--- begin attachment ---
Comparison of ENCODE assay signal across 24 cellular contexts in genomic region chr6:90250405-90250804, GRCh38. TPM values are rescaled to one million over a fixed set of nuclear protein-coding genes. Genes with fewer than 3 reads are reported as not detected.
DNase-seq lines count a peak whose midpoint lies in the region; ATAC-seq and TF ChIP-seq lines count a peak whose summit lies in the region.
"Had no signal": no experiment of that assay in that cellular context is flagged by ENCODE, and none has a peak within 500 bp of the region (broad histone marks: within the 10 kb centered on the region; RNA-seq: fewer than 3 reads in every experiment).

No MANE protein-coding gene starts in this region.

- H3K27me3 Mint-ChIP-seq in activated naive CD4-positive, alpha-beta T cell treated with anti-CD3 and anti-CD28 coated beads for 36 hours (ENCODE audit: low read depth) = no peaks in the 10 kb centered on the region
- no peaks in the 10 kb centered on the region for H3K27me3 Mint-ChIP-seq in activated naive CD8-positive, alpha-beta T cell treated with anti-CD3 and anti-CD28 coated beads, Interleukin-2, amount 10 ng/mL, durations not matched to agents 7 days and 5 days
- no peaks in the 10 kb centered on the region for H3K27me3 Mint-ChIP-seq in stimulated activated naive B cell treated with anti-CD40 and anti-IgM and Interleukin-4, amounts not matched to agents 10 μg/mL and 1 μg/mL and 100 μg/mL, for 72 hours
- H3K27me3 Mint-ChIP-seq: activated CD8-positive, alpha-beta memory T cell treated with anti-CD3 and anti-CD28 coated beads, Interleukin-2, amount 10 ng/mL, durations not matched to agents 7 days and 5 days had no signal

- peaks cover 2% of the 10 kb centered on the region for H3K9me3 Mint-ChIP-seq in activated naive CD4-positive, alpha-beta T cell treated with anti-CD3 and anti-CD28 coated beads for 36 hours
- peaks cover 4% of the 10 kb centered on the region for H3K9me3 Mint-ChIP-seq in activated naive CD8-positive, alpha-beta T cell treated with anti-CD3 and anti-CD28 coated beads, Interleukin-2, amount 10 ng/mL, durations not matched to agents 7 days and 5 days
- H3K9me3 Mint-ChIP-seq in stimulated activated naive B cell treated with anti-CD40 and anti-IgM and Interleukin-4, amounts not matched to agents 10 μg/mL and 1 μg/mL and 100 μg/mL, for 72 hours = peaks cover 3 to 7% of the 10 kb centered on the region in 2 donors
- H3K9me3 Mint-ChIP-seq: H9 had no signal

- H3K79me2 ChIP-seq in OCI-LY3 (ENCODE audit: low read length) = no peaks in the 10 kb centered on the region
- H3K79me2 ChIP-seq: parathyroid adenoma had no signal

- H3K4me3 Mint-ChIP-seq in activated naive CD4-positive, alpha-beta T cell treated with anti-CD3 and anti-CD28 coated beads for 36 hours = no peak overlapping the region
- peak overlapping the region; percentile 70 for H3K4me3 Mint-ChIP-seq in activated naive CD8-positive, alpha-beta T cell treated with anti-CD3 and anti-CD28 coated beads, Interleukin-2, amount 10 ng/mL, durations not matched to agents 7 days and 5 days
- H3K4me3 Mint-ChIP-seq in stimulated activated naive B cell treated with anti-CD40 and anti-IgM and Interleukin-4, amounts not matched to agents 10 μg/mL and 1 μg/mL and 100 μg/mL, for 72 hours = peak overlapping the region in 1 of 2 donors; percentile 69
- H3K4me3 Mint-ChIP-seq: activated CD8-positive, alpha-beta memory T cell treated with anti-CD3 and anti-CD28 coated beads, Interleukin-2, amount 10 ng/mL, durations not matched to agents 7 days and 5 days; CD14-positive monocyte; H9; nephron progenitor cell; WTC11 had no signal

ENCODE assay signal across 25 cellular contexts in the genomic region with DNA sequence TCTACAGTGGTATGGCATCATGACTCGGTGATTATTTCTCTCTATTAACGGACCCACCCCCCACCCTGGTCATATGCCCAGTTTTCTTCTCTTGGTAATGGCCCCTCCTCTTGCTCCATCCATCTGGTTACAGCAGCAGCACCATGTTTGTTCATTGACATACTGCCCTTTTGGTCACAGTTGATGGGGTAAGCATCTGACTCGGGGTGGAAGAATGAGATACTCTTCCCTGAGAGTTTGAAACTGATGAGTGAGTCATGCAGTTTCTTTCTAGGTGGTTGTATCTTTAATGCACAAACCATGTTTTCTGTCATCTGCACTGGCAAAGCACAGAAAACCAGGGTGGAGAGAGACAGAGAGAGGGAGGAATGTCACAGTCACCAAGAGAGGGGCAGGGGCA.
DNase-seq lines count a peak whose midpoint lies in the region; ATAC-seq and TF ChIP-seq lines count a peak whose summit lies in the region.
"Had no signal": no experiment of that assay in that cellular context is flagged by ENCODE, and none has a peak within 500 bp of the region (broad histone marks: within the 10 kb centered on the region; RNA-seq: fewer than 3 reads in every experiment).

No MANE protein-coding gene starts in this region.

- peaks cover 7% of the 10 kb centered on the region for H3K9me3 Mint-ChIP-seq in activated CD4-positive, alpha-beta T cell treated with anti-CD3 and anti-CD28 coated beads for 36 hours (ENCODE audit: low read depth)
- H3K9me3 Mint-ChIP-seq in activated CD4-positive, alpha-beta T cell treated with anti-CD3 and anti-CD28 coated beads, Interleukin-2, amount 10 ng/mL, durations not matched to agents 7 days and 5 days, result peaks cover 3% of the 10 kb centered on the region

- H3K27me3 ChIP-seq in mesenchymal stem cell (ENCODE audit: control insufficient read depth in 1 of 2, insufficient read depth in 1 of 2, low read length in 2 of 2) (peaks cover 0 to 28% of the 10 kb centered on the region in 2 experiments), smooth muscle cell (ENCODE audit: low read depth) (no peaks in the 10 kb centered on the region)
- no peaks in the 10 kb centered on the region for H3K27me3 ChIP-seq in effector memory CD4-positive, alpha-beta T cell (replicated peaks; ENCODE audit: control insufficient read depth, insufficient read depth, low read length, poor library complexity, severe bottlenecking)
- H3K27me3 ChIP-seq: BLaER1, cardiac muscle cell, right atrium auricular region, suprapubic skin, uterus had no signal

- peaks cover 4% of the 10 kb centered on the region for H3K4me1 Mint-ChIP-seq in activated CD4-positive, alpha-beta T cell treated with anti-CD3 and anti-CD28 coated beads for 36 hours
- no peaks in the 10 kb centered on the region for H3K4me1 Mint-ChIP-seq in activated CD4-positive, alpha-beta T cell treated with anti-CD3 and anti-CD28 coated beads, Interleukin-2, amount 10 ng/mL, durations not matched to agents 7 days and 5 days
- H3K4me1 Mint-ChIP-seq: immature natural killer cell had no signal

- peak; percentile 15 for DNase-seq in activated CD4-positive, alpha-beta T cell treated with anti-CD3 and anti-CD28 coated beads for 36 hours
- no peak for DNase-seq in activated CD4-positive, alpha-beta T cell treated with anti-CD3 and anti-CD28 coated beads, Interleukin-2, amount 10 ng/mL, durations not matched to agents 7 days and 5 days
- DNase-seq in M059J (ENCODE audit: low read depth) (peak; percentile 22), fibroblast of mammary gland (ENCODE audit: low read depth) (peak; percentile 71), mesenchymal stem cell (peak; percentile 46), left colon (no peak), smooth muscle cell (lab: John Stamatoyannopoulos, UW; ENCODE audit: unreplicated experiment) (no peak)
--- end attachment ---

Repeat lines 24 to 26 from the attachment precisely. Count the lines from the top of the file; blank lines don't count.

- H3K9me3 Mint-ChIP-seq in activated CD4-positive, alpha-beta T cell treated with anti-CD3 and anti-CD28 coated beads, Interleukin-2, amount 10 ng/mL, durations not matched to agents 7 days and 5 days, result peaks cover 3% of the 10 kb centered on the region

- H3K27me3 ChIP-seq in mesenchymal stem cell (ENCODE audit: control insufficient read depth in 1 of 2, insufficient read depth in 1 of 2, low read length in 2 of 2) (peaks cover 0 to 28% of the 10 kb centered on the region in 2 experiments), smooth muscle cell (ENCODE audit: low read depth) (no peaks in the 10 kb centered on the region)
- no peaks in the 10 kb centered on the region for H3K27me3 ChIP-seq in effector memory CD4-positive, alpha-beta T cell (replicated peaks; ENCODE audit: control insufficient read depth, insufficient read depth, low read length, poor library complexity, severe bottlenecking)